The offseason is inevitably a period of projection and speculation, which makes it the ideal time to ponder the hypotheticals that the Pittsburgh Steelers will face over the course of the next year, whether it is addressing free agency, the draft, performance on the field, or some more ephemeral topic.
That is what I will look to address in our Buy or Sell series. In each installment, I will introduce a topic statement and weigh some of the arguments for either buying it (meaning that you agree with it or expect it to be true) or selling it (meaning you disagree with it or expect it to be false).
The range of topics will be intentionally wide, from the general to the specific, from the immediate to that in the far future. And as we all tend to have an opinion on just about everything, I invite you to share your own each morning on the topic statement of the day.
Topic Statement: The NFL will play two preseason games in 2020.
Explanation: It has been reported that the NFL intends to reduce the preseason to two games this offseason, though it has not yet been announced. The NFLPA has formally recommended that no preseason games be played, and it certainly appears the league is taking this into consideration without stronghanding the decision.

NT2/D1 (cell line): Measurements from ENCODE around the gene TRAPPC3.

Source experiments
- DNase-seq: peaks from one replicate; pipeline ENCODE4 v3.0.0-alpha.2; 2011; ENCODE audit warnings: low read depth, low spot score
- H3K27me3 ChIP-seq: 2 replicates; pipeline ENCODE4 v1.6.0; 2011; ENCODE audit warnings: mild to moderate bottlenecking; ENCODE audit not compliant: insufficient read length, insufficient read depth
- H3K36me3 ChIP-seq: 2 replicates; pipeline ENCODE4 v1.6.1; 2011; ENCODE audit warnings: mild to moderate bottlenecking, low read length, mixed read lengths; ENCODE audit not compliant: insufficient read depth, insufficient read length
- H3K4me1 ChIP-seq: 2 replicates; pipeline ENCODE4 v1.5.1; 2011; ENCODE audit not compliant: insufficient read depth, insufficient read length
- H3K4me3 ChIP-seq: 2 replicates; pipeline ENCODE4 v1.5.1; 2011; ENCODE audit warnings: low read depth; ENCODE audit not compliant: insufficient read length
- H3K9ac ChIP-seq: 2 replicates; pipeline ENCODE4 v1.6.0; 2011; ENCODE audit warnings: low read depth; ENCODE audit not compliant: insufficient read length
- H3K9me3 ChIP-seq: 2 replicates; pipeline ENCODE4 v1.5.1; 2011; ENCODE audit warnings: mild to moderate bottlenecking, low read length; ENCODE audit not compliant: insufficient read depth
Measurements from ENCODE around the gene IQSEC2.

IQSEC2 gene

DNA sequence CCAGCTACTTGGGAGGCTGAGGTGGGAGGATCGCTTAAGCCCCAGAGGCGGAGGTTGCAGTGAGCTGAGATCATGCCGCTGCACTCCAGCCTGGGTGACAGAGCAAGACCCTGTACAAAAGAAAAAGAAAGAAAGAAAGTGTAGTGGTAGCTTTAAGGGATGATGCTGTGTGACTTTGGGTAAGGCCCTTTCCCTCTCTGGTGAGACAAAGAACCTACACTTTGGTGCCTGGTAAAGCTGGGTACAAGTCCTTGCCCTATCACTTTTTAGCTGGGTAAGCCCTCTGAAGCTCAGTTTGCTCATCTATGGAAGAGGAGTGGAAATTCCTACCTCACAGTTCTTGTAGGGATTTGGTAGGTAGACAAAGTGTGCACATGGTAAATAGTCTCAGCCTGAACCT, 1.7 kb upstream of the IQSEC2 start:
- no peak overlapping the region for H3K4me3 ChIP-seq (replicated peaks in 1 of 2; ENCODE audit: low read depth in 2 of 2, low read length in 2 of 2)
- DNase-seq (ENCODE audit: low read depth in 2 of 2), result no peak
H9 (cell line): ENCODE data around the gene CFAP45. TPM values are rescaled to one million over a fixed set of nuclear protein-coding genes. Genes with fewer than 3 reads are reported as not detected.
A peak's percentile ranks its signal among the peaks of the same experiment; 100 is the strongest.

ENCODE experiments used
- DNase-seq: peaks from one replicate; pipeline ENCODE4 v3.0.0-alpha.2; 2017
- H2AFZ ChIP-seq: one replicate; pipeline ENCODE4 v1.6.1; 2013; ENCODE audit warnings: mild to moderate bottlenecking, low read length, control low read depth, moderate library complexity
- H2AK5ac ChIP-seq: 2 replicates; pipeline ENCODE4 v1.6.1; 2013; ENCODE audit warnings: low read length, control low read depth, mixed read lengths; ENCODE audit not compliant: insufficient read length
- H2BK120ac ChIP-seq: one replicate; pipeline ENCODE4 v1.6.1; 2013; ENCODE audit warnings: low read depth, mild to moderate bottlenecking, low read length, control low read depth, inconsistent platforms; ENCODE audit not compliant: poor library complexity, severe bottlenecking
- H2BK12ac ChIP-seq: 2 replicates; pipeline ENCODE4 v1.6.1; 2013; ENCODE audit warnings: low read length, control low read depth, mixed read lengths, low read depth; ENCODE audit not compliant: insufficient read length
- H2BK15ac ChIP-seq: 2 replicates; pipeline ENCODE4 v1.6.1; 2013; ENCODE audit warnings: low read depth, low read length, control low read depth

The preseason is actually more important this year than in other years precisely because of the novelty of the situation—but more for the organizations themselves, rather than the rosters. With two preseason games, every team will have the opportunity to host a game and to travel to a game, in so doing being given the opportunity to try to work out any kinks in the process that Covid-19 throws at them before the games actually matter.
Even if it means delaying the season, the league seems resolute about the importance of having this dress rehearsal period for the real games—plus, it’s revenue, let’s not forget. While fans may not be in attendance, they will be watching.
The NFL doesn’t need the NFLPA’s approval to play two preseason games, so they can ultimately force the issue, though the latter can file a grievance related to workplace safety concerns. Overall, as pretty much always, the owners have the upper hand.
While the owners have the upper hand in negotiations, they don’t have the upper hand on the state of the coronavirus around the country, and as new cases daily remain north of 60,000, including hotspots near where a number of teams play, it’s becoming more and more likely that they decide the preseason is a reasonable sacrifice to make.
Failure to do so will only increase the likelihood that the regular season will have to be pushed back, and that is something they are hoping to avoid doing at all costs. While they can have contingency plans, involving rearranging the schedule, it could cost them.
And of course there is the reality that the NFLPA has a point about unnecessary exposure to the virus in meaningless games, which the NFL has clearly been at least listening to. While the NFL has suggested putting 35% of player wages into an escrow account, they are not getting paid much for preseason games. Meanwhile, players are likely thinking they should get hazard pay, so there is a clear disconnect that likely results in their replacing the preseason with an extended practice ramp-up period.